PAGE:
“We look forward to Hong Kong’s further development into the regional IP trading centre, optimization of its business environment, and proactive integration into the grand national development plan, joining in building our powerful intellectual property nation,” he said.
Daren Tang, director general of WIPO, also attended the opening session. In his opening remarks, he referred to the 2022 World IP Indicators Report, published by WIPO in November this year, which shows that global patent, trademark and design filings have surged to new heights, despite the challenges of the pandemic. “Hong Kong’s geography puts it right at the centre of these trends,” Tang said, suggesting that IP offices within a six-hour flying radius of Hong Kong received last year more than 66 percent of all patent applications in the world, as well as over 60 percent of all filing activity related to trademarks and designs. “This growth is also strong in Hong Kong itself,” he said. “Trademark activity grew by close to 10 percent last year, doubling the global average. We also saw a 50 percent increase in the number of patents filed by Hong Kong residents around the world, with applications concentrated in fast-moving fields, like digital communications and computer technology, demonstrating that Hong Kong technology is indeed going to the world.”
Tang said these numbers are more than eye-catching statistics, but highlight that Hong Kong is well-positioned to become a regional IP trading centre. “They also underline the increasingly important role that intangible assets will play in the next chapter of Hong Kong’s economic growth.” He observed three trends that stand out. “First, a growing number of Hong Kong-listed firms will come to derive the majority of their value from intangible assets. Tencent, for example, is one of the most valuable companies listed in Hong Kong and the most intangible asset-rich firm in China. Tencent’s intangible assets are estimated to be worth almost 180 billion US dollars. Indeed, nine of the top 15 Chinese firms ranked by intangible asset intensity now trade shares in Hong Kong, including Alibaba, Meituan, JD and China Tourism Group.”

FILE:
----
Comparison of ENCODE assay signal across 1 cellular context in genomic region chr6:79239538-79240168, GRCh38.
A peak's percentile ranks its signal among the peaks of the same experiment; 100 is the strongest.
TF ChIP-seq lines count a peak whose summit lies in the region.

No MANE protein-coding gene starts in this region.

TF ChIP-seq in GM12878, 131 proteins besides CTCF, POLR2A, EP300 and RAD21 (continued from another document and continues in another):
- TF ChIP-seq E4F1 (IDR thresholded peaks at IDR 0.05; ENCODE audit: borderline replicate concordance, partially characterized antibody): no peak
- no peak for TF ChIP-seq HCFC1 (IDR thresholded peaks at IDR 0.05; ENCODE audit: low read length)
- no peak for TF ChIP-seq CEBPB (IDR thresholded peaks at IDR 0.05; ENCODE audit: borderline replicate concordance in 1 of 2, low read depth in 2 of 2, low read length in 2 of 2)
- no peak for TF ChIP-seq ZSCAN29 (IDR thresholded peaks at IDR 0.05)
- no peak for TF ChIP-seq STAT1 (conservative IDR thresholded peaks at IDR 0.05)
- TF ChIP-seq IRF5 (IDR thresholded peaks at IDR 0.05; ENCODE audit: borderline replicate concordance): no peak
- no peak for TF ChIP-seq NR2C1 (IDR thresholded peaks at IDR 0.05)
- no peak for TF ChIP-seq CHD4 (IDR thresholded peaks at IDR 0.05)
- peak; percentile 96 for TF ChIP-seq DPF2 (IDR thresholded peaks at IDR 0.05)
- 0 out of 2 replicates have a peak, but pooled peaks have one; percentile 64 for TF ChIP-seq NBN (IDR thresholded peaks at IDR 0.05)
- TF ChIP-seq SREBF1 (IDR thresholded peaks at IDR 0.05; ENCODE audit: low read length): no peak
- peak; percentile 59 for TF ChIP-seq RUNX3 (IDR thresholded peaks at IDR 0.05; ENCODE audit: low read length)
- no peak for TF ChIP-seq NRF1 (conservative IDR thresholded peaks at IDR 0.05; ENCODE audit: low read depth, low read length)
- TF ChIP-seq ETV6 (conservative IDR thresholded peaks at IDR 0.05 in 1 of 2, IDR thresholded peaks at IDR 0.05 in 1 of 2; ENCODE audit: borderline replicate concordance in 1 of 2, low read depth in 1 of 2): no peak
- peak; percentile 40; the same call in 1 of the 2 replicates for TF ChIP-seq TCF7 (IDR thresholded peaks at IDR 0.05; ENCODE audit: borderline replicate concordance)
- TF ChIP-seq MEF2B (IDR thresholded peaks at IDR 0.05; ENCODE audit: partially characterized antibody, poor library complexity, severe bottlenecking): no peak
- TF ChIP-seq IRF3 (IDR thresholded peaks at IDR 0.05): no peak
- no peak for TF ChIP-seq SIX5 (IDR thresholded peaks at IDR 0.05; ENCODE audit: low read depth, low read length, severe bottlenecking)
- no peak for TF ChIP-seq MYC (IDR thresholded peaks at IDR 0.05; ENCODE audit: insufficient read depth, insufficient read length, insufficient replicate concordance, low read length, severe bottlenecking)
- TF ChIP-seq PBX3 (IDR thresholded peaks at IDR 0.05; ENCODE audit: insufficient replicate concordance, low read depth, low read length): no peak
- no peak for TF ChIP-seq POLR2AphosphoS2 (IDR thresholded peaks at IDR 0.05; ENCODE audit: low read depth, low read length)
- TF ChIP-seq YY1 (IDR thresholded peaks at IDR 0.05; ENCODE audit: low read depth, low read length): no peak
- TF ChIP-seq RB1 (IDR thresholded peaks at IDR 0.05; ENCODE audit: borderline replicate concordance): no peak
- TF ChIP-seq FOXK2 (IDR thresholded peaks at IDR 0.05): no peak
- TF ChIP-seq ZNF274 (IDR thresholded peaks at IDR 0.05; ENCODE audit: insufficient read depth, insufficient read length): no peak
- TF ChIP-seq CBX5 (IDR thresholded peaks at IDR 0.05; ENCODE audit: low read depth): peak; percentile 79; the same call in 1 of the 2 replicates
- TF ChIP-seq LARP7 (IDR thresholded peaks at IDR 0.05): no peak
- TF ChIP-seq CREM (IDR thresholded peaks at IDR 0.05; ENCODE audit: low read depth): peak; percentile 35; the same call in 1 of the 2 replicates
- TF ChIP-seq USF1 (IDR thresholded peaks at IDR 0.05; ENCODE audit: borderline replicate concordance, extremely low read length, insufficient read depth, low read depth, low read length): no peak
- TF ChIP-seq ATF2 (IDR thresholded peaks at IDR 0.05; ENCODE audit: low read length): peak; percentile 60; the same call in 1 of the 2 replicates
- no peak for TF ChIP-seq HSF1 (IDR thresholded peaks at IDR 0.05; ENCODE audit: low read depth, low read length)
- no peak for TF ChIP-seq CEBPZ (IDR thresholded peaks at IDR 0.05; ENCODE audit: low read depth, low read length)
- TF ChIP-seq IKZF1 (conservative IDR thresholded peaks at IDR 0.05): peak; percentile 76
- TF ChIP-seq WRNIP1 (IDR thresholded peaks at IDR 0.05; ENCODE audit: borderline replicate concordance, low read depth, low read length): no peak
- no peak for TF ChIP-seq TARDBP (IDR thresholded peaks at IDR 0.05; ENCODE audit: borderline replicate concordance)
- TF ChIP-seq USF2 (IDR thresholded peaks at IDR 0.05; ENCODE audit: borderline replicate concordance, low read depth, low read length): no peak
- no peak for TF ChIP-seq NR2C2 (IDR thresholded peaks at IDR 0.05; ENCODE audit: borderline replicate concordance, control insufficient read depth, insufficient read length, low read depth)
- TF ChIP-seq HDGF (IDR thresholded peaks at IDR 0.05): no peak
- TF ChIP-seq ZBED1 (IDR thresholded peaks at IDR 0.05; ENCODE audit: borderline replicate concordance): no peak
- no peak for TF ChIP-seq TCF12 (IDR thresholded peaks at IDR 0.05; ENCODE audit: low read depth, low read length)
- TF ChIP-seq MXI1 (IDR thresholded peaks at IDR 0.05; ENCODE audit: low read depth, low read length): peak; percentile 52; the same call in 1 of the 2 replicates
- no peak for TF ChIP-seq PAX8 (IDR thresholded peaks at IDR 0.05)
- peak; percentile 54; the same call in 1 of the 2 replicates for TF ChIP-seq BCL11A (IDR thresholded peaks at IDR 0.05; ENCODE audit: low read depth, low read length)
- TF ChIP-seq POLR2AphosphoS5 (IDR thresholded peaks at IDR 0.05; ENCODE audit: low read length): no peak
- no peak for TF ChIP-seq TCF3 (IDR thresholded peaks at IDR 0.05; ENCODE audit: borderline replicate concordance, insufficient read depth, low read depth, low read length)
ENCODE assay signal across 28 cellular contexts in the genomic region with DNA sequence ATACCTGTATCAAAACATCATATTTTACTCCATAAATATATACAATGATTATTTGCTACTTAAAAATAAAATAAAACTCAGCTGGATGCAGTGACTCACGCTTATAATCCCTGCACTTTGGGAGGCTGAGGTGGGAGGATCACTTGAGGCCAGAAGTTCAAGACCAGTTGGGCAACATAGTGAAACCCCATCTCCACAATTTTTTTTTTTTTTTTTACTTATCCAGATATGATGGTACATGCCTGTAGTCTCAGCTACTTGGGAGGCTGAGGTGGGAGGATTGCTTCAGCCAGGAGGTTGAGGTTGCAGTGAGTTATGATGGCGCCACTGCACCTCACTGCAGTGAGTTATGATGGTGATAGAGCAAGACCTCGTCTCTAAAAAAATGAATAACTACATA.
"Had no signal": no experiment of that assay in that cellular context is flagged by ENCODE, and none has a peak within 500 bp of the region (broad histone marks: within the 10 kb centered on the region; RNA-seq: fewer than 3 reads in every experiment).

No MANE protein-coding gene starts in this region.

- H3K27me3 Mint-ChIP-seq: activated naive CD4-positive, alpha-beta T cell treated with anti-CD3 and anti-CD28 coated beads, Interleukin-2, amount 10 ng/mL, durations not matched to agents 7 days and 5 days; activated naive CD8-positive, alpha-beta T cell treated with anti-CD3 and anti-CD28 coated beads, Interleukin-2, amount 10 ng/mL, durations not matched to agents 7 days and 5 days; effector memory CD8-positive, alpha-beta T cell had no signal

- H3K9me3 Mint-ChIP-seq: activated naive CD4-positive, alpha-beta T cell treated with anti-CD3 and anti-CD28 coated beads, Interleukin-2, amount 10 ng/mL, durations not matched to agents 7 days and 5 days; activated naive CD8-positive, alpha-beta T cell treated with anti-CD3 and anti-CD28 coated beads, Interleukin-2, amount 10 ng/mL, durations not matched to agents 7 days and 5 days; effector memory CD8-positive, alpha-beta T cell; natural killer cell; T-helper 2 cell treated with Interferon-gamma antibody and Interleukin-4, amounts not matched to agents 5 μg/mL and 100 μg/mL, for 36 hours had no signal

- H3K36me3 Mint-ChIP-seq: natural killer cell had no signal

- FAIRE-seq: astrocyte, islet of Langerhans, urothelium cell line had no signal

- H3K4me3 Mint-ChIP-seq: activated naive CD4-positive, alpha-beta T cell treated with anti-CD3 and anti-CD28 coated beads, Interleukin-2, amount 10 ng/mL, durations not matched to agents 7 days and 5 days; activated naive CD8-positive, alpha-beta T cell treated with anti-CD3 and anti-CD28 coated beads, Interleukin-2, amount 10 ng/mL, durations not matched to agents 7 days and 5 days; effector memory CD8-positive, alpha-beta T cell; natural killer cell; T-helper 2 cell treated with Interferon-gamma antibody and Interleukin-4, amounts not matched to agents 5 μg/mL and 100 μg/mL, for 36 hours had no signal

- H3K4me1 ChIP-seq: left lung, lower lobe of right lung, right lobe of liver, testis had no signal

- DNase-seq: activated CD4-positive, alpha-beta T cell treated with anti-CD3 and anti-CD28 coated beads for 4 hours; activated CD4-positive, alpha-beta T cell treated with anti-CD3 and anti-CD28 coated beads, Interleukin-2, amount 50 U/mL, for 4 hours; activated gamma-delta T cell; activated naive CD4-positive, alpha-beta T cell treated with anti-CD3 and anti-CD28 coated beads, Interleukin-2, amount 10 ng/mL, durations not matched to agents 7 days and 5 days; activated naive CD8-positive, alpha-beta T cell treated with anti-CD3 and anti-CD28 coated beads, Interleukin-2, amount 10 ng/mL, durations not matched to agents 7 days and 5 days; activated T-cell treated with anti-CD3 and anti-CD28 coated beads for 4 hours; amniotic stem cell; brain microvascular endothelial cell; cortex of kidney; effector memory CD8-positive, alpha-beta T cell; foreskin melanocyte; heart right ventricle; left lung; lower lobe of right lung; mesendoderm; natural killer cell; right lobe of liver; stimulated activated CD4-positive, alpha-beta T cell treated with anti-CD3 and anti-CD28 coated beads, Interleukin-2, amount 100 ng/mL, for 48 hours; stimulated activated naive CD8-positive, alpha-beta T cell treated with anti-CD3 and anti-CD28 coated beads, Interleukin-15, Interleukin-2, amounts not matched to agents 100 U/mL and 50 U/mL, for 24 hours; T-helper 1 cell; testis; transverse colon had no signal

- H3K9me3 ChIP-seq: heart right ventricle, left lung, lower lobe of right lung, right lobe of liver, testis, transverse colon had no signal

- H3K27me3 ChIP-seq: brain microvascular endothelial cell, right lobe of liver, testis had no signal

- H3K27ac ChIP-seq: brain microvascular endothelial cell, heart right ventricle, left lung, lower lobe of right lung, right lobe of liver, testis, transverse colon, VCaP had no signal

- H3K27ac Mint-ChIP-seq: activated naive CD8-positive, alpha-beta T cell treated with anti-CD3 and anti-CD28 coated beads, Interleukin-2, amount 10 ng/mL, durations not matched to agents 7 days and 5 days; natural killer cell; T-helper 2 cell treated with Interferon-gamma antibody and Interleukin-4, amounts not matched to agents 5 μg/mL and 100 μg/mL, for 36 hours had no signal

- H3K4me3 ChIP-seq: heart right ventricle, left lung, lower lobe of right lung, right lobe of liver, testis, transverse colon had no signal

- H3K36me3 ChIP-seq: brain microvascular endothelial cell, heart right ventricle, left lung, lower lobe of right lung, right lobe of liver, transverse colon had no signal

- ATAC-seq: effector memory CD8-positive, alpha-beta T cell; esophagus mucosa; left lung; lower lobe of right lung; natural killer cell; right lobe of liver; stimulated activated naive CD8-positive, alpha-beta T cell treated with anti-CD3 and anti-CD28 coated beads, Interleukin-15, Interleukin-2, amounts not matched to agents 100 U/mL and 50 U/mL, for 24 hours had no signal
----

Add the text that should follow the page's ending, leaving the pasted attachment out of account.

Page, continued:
“Second, intangible asset finance is moving up policy agendas, as governments and companies look towards using IP as a financial asset to help enterprises secure debt and equity financing. Last year, patent and trademark pledge financing in China passed the 300 billion yuan mark, up 40 percent year on year.”
The third trend is that trade in intangible assets continues to surge worldwide. “Between 2010 and 2019, trade flow linked to knowledge and digitalization grew twice as fast as trade flow related to goods, with IP, data and digital services leading the way.”
“Innovation, creativity, entrepreneurship and technology are increasingly driving growth all over the world. Global intangible asset value has crossed the US$70 trillion dollar mark. This will only continue to grow as IP moves from the periphery to the centre of domestic and global economies. Hong Kong and the Greater Bay Area are well-placed to be one of the key centres of an increasingly intangible asset-driven global economy,” he concluded.